1 Cor 13:4-7 as an Examen

The homilist at Mass this weekend made the very interesting point that we can, and should, use Paul’s beautiful description of love as a structure with which to consider how well we are living up to our Christian vocation.

You know the text, right?

Love is patient, love is kind. It is not jealous, love is not pompous, it is not inflated, it is not rude, it does not seek its own interests, it is not quick-tempered, it does not brood over injury, it does not rejoice over wrongdoing but rejoices with the truth. It bears all things, believes all things, hopes all things, endures all things.

He began by pointing out that we could replace the word “love” in this text, or the relevant pronoun “it”, by the name of Jesus. And it would still make sense. After all, he pointed out, Paul learned about love from his encounter with the Risen Lord.

Jesus is patient, Jesus is kind. Jesus is not jealous, Jesus is not pompous, Jesus is not inflated, Jesus is not rude, Jesus does not seek his own interests, Jesus is not quick-tempered, Jesus does not brood over injury, Jesus does not rejoice over wrongdoing but rejoices with the truth. Jesus bears all things, believes all things, hopes all things, endures all things.

A beautiful variation of the text, right? And perfectly consistent with what we know of Jesus from the gospels.

Now. Put your own name in.

:gulp: A little less consistent, eh?

I like this approach a lot. It’s scriptural; it’s based on the New Testament; and it’s very clear, specific, and easy to apply to our lives. Being led through it this way reminds us that as Christians, we bear the name of Jesus, and are called to live in a way that lives up to that name.

It’s worth remembering that Paul wrote this text to a church that was riven with factionalism, each group believing that they were more blessed, more worthy, more superior in Christian life because of their particular spiritual gifts or position in the community. This was his prescription for them. May we take it to heart in the church today.

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4 Responses to 1 Cor 13:4-7 as an Examen

  1. Theophrastus says:

    Is there really Scriptural support for the claim that Jesus satisfied all these requirements? One can especially point to the negative requirements — was Jesus never quick tempered? What about the withering of the fig tree or the casting out of the money-changers? (According to the Mishnah, the money-changers allowed pilgrims to pay the Mosaic [Exodus 30:11-16] half-sheckel temple tax; the vendors of small animals allowed pilgrims and the penitent to buy items necessary to complete sacrifice rituals.)

    I understand that these events can be interpreted allegorically, but in their plain sense, they seem to indicate a quick-temper — at least on that day.

    • As for the casting out of the money changers, at least one scholar (N.T. Wright, I think) proposes that this was not an act of temper, but rather a deliberately planned demonstration/protest against the entire Temple sacrificial mechanism and/or the powers that were in charge of it at the time.

      But more generally, I don’t think that consistency implies or requires perfection; ie, I don’t think that a statement about a person of the form “N is X” requires that the statement “N is never not-X” be true. When I think of all the times that the disciples asked stupid questions, or all the times that the crowds followed him, the odd fig-tree anecdote doesn’t outweigh the overall impression of patience and forbearance.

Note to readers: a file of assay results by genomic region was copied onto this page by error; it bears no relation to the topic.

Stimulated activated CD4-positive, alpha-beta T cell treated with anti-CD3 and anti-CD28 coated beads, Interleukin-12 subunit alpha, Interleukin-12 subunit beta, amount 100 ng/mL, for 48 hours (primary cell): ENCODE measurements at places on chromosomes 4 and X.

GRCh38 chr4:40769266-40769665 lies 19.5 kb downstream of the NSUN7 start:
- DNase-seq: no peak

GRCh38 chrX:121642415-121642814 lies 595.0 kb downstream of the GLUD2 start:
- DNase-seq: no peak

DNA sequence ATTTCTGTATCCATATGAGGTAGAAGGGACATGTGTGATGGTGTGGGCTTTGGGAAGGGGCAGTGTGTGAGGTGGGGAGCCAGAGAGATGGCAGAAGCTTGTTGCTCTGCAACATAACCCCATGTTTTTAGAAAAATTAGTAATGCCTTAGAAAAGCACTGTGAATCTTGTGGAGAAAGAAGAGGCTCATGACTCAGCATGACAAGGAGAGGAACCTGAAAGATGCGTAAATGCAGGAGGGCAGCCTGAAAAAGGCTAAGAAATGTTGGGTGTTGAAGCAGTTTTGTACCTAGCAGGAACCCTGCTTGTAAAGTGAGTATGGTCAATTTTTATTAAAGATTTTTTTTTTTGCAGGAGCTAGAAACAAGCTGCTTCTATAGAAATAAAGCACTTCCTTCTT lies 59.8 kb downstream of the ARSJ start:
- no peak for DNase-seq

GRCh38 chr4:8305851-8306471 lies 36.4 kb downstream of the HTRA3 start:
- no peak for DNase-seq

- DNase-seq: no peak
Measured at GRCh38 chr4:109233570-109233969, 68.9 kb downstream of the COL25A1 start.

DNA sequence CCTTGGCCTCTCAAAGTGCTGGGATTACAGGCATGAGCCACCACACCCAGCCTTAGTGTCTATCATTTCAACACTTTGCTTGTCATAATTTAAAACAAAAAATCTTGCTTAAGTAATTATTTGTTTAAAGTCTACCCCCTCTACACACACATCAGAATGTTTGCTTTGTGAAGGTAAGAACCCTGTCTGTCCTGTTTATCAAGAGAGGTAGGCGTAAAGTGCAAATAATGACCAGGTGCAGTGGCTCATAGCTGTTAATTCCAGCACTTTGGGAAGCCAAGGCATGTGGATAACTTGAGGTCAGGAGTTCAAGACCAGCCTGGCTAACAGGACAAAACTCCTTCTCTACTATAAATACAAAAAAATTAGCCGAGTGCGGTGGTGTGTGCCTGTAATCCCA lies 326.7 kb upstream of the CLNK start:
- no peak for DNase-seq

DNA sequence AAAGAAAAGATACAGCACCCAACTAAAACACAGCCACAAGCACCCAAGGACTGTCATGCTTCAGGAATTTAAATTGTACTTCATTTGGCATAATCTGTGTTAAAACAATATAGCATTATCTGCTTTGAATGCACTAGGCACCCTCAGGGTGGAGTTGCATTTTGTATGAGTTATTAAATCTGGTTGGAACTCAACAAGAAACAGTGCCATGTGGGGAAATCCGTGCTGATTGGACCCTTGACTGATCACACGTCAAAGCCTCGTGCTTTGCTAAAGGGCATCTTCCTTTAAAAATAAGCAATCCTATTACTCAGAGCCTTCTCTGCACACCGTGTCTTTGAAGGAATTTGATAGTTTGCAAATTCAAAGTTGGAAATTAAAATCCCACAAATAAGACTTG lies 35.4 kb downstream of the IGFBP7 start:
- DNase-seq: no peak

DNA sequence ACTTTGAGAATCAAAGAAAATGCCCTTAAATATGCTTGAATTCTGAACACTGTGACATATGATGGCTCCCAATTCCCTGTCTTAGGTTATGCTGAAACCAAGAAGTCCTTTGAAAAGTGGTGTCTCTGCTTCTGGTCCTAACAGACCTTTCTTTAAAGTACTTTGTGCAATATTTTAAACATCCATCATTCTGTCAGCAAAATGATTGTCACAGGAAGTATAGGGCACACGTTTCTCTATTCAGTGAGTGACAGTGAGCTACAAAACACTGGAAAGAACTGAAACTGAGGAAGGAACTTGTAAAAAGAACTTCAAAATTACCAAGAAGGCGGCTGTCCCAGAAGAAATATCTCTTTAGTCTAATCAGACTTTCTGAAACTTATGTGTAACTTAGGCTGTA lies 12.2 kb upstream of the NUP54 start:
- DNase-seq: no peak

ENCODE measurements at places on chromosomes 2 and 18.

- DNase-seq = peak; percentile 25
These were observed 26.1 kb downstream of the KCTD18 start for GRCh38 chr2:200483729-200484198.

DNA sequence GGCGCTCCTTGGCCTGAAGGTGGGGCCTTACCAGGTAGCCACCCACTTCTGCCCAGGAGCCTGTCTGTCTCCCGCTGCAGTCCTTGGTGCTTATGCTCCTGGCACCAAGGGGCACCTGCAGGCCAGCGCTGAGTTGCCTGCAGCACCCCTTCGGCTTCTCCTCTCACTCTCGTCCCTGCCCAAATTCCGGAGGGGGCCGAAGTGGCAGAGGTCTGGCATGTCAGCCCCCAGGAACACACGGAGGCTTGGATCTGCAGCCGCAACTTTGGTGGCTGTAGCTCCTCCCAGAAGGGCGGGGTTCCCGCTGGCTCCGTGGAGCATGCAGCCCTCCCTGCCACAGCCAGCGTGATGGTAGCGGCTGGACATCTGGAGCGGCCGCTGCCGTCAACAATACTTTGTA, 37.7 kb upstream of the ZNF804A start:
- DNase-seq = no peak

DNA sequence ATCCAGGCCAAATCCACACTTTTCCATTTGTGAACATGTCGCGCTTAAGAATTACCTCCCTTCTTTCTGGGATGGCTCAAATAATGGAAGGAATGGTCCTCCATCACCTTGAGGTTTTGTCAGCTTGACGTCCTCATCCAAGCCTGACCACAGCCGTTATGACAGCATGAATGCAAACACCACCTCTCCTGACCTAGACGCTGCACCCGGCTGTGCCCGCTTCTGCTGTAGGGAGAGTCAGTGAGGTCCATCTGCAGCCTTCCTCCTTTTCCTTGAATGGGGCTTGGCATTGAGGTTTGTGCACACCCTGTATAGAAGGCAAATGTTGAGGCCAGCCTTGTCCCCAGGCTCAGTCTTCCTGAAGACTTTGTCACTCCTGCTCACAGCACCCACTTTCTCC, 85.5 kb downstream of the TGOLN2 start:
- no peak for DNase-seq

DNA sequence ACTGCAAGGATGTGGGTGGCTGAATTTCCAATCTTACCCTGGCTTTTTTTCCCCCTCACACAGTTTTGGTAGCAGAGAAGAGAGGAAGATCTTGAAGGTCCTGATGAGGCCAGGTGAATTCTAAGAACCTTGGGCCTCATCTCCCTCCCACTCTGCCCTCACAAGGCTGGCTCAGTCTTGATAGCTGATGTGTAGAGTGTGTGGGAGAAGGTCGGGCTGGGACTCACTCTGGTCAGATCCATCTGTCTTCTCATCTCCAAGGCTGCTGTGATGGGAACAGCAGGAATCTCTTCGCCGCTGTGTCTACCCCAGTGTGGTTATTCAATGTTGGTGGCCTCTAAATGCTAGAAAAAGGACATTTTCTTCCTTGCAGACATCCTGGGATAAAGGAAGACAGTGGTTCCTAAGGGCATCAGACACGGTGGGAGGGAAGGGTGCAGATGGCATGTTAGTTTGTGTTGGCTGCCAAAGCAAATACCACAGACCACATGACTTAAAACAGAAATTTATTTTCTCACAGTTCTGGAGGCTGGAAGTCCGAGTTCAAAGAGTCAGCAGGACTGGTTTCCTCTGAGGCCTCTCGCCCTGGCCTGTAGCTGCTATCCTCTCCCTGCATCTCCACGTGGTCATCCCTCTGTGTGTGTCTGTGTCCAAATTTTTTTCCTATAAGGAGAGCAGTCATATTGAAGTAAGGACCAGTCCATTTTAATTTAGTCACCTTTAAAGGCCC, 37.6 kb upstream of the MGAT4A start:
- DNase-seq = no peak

• Theophrastus says:

        Interesting — many things to say about Jesus’s character in the gospels, but I don’t think this is really the place. But to respond to your points — if it was a protest against the sacrificial system then it would be a direct attack on the Mosaic commandments; but if it was a protest against the (incredibly corrupt) leadership of the Temple, that would be another thing altogether. I’ll have to look up Wright’s comments.

        Regarding the logic of statements, the form was a little different, because the statement in Ecclesiastes is negative. So I’m not doubting the claim “Jesus is patient” but I am doubting the claim “Jesus is not quick-tempered.” At least in English, when one makes a negative statement, one thinks it exempts counter-examples. For example, if I say “Garry Kasparov does not lose chess games” without any qualifications then in English I think it means “Garry Kasparov does not lose (any) chess games.”

        But maybe the reasoning does not hold in Greek — I’ll have to check with someone who speaks better Greek than me.

        Now, let me give an argument in favor of the “imperfect” interpretation (which I think you were implying, but since I am slow-witted, let me spell it out): Since all of us are imperfect, and are sometimes impatient, unkind, jealous, pompous, inflated, rude, seeking our own interests, brooding over injury, or rejoicing over wrongdoing — it is pretty good that it is possible for love to also be imperfect — otherwise, we might never be able to experience love!

        • I’m pretty sure the interpretation I’m thinking of came from Wright in his book with Borg, The Meaning of Jesus: Two Visions (which I liked a whole lot better than I expected to when we used it for my course on Jesus & the gospels).

          Regarding the logic of statements & the negative form, I think I apply a different standard to “being” statements than to “doing” statements”. “Jane is not a slob” does not mean that Jane has never been seen in a pair of ratty jeans.
          T

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